Note: Scoop's Editors are supporters of the Save Air New Zealand campaign...
Ralph What Is This Thing You Have About Qantas?
Update #6 Of The Save Air New Zealand Campaign
If you want to address a crowd, get a box to stand on. If you run an airline stand on a box in an aircraft 20 kilometres
up. Air New Zealand CEO Ralph Norris took the opportunity while showing the PM her (82% Government owned) new Airbus.
It may be a new aircraft, but Ralph’s mantra about Qantas is the same old guff.
Norris:. “Looking at the long haul business, and that’s where we saw the advantages of an alliance with Qantas, that’s going to
be an issue for us going forward being a relatively small airline having to put together the ability to replace aircraft
which are very expensive in a business that doesn’t cover its cost of capital.”
If this is so, why did Air New Zealand’s case to the Commerce Commission skirt around how the alliance will benefit long
haul and instead focussed on Air New Zealand needing to increase profits from NZ to provide subsidies to long haul?
Costs and patronage of Air New Zealand’s international services would be largely unaffected by the Qantas alliance.
The reason there is one message to public and another to the regulator is that at its core Air New Zealand’s case for
the alliance is a complete fiction. The alliance is about carving up the NZ and Tasman markets. The sweet coating for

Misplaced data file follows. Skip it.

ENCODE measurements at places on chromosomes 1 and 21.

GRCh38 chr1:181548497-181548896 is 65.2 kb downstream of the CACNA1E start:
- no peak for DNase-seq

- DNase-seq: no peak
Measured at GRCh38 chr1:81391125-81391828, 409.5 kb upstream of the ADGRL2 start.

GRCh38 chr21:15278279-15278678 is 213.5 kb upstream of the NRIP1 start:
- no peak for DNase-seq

this pill is a vague offer to reinvest profits in long haul services.
Ralph’s other announcement from his 20,000.5 metre high soap box was that only Qantas would do. Others don’t even
warrant a phone call. Who knows if Air New Zealand really needs a partner, but in saying “only Qantas” Ralph means “only
Qantas enables us to benefit from reduced competition. No other prospective partner would deliver a domestic monopoly
and near control of the Tasman”. What makes Qantas Air New Zealand’s only date should make anyone else with an interest
in a viable New Zealand air travel industry opposed to that union.
Norris: there is no other partnership that provides the benefits that Qantas does. We have talked to other airlines and they
have come up very well short of providing anything that would provide a realistic option for the future.
Reporter: have you talked to other airlines since you came up with the alliance proposal with Qantas?
Norris: we spoke to people before we did that. We evaluated other airlines and other opportunities.
Reporter: so you don’t see the situation changing? … Air New Zealand isn’t any more attractive?
Norris: well they weren’t right then and they’re not right now.
** ENDS **